Ending segregation in education and beyond was the central message of Erik Carter’s invited presentation to the President’s Committee for People with Intellectual Disabilities (PCPID) when the committee met in Washington, D.C., Nov. 9-10.
Carter is professor of special education at Vanderbilt’s Peabody College of education and human development, a Vanderbilt Kennedy Center researcher and faculty member in the VKC University Center for Excellence in Developmental Disabilities.
The PCPID advises the President of the United States and the secretary of Health and Human Services on a broad range of topics that impact people with intellectual disabilities (ID) and the field of ID. The goal of the committee is to improve the quality of life that is experienced by people with ID by upholding their full citizenship rights, independence, self-determination and life-long participation in their respective communities.
“We are stuck,” Carter said. “We are in the midst of a prolonged period of drift and stagnation that needs to be broken. In virtually every area I reviewed, there has been little or no movement of individuals with ID away from segregated settings in the past decade.”
Between 7 and 8 million Americans of all ages, or 3 percent of the general population, experience ID. Nearly 30 million or one in 10 families in the United States are directly affected by a person with ID at some point in their lifetime.
The PCPID is mandated, by executive order, to provide an annual report to the President. Carter’s presentation was one of three invited reports, with related data and analysis, which the President’s Committee will consider as the focus of their 2016 Annual Report to the President.
Carter shared national and state data demonstrating that inclusion of persons with ID has stalled. He cited evidence in education, postsecondary education, employment, congregations, housing and personal relationships.
Carter spoke passionately to the PCPID citizen and ex-officio government members about how individuals with ID flourish best in community. He made an equally strong case for why our communities benefit from the inclusion of people with intellectual disabilities.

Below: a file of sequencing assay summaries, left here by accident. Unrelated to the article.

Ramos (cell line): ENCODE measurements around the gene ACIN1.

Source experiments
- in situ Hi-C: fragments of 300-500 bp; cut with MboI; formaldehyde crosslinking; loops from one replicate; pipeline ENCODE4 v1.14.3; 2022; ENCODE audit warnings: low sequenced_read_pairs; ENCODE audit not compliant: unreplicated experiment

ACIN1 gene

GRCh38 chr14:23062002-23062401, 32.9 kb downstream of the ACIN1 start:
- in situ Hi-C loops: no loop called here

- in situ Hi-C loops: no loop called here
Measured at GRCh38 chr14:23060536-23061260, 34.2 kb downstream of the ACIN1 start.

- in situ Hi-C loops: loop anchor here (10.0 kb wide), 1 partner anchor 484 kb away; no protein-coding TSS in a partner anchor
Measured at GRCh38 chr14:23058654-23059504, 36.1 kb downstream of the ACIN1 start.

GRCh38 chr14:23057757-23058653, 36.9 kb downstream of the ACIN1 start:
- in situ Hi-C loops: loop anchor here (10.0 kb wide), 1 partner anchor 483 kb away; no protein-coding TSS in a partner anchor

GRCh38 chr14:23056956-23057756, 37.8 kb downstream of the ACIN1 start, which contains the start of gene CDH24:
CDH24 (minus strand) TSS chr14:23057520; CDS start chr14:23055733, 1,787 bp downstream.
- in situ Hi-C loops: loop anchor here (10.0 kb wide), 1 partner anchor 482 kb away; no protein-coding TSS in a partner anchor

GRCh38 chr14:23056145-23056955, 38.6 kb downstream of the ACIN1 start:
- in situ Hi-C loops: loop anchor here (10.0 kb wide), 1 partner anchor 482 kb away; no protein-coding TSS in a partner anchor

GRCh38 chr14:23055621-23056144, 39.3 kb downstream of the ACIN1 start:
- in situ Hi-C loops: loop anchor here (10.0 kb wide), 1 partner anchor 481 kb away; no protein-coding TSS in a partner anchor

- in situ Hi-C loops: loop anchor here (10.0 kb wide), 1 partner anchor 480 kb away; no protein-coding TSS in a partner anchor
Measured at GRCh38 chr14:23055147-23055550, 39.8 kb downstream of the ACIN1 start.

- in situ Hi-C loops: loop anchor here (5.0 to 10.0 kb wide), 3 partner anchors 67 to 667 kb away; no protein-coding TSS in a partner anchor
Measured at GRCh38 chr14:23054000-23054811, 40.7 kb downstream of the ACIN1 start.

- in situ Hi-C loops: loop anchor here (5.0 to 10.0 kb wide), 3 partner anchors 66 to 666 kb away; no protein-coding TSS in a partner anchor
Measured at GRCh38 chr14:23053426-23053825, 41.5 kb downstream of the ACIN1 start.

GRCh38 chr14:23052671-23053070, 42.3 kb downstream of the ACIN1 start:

“Our failure to end segregation also prevents our communities from thriving,” Carter said. “Our schools, workplaces, neighborhoods, congregations and communities are incomplete without the presence and participation of people with disabilities.”
Carter urged the PCPID to use its influence to make “a clear, compelling and collective call that pushes us toward the end of segregation” of persons with ID, saying, “We now know how to support inclusion well, we just don’t do it.”
“The Vanderbilt Kennedy Center and Peabody College are so proud that Dr. Carter was selected as one of only three in the national panel of invitees to present before the Committee,” said Elisabeth Dykens, Vanderbilt Kennedy Center director, Annette Schaffer Eskind Professor and professor of psychology, psychiatry and pediatrics. “The Kennedy Center is celebrating its 50th anniversary as one of our nation’s original Intellectual and Developmental Disabilities Research Centers. These centers had their origin in the first presidential committee on intellectual disabilities, which reported to President John F. Kennedy.
“Its members, which included Peabody College faculty Nicholas Hobbs and Lloyd Dunn, recommended the founding of a national network of research centers. With Dr. Carter’s presentation, we have come full circle and continue our national leadership in improving the lives of individuals with intellectual and developmental disabilities,” Dykens said.
PCPID is led by a chair (appointed by the President), and the commissioner of the Administration on Disabilities (AOD), who also serves as the committee’s designated federal official. Organizationally, AOD is located within the Administration for Community Living at the Department of Health and Human Services.
–by Jan Rosemergy